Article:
Dealing With The Difficult Plaintiff
A medicolegal consultation with an injured, aggrieved plaintiff can be a very testing time for all involved. It can involve a heady mix of emotions including anger, resentment, frustration and fear.
It would be a very unwise orthopaedic surgeon who conducted a medicolegal consultation without recognising the potential for difficulty and conflict.
What Do I Do?
I begin a consultation by giving the plaintiff an easily digested three page description of what will happen over the next 60 minutes or so. The plaintiff is allowed to sit comfortably in my waiting room, read the material at his or her leisure and understand the basis of the consultation. I make it clear that I respect their position. It is also explained that I do not act for either the plaintiff’s or the defendant’s lawyers. My goal is to provide an independent objective analysis without fear or favour. I refer to my understanding of the stress that the plaintiff has endured to date and sympathise in general terms with the circumstance without taking sides or confirming the presence or otherwise of any loss. I welcome a support person or people into my office with the plaintiff and routinely apologise for making them wait (if I have) and apologising for the difficulties associated with travel, parking and accessing my rooms. The goal is to put the plaintiff at both rest and ease, and to generate a rapport which will be non-confrontational and supportive without providing any commitment as to the outcome of the report.
Allowing Time to Think
I also offer the plaintiff an opportunity to complete a basic questionnaire prior to entering the consultation office. Questions such as date of birth, age, address, telephone number, employer, the date of the accident, type of accident, social and recreational interests and other such variables are canvassed. It gives the plaintiff a chance to focus upon their circumstance and to provide answers without the pressure for a response. Even the simplest of questions can seem very difficult.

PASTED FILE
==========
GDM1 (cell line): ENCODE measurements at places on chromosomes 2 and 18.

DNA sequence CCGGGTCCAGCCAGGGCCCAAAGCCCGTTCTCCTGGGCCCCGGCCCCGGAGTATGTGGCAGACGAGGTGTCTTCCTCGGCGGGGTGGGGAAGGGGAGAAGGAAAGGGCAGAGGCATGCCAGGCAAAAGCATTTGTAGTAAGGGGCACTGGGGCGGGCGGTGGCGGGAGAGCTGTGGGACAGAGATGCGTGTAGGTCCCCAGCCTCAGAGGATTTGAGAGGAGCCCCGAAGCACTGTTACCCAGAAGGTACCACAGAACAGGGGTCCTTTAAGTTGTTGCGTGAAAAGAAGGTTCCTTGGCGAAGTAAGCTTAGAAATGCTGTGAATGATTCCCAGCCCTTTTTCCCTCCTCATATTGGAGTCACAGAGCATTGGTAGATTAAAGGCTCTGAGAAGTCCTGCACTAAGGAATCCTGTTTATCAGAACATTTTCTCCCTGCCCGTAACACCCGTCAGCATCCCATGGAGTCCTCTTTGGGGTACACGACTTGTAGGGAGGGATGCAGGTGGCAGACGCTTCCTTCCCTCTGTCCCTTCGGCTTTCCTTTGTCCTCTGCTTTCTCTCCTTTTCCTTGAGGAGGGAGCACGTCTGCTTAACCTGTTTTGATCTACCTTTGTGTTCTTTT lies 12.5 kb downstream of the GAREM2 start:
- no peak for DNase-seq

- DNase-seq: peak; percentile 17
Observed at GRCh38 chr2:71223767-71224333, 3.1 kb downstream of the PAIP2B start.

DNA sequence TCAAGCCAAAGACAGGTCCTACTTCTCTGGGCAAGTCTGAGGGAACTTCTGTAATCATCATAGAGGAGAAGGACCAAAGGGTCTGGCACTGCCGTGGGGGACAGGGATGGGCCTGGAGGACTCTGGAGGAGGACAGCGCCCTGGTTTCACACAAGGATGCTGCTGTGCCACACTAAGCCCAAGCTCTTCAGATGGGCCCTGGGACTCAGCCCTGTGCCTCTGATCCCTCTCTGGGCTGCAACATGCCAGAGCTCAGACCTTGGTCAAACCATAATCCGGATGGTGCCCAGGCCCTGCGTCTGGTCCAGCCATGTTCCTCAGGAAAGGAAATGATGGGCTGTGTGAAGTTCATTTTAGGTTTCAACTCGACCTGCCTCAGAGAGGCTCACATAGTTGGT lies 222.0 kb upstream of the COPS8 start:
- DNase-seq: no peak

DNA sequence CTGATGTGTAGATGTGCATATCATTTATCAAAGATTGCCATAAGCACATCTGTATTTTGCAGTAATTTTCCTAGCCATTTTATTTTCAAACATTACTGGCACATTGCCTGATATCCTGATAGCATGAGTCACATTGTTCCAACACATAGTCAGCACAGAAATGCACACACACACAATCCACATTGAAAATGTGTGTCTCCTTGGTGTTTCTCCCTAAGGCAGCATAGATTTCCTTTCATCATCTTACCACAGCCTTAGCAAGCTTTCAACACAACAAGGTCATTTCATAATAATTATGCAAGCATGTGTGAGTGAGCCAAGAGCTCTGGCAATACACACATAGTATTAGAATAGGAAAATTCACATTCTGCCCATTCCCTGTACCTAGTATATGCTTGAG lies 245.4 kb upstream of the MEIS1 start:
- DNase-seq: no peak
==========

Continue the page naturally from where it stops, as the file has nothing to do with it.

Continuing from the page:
When the face-to-face consultation begins, I also use a so-called “90 second rule”. This refers to allowing the plaintiff to tell his or her story in his or her own words at his or her own pace. Sometimes plaintiffs are highly focussed and specific, and can accomplish the task in less than 90 seconds. Others may take 15 or 20 minutes! Whatever it takes, so be it. It means that the plaintiff feels requited. He or she has had his or her chance to put his or her story. This is very important.
At the end of that “90 second period” (whatever it might be), I can then ask more directioned questions and elicit the details that are so important for the eventual construct of the medicolegal report.
The history taking phase is followed by the examination phase. Patients are again often fearful and concerned that their discomfort may be heightened by the tests that are performed. In general terms, it is possible to perform a full orthopaedic examination without generating significant discomfort. Some tests can be a little unpleasant but when performed carefully and with skill, the discomfort is usually easily tolerated. A pre-emptive explanation goes a long way towards allaying any fears.
Occasionally, patients begin with overt aggression and a complete lack of co-operation. Rather than being offended by this noxious approach, I regard it as a challenge. I see it as an opportunity to use all of my skill and empathy to defuse the anger and convert it to co-operation and appreciation. The greatest accolade that I can receive is to be thanked by the plaintiff for the examination as they leave my consulting room. Mind you, not all of them might be so grateful after reading the results of my objective analysis.
There are many facets of an orthopaedic surgical career that provide great clinical enjoyment. From my perspective however, very few reach the zenith that can be provided by a satisfactory medicolegal consultation.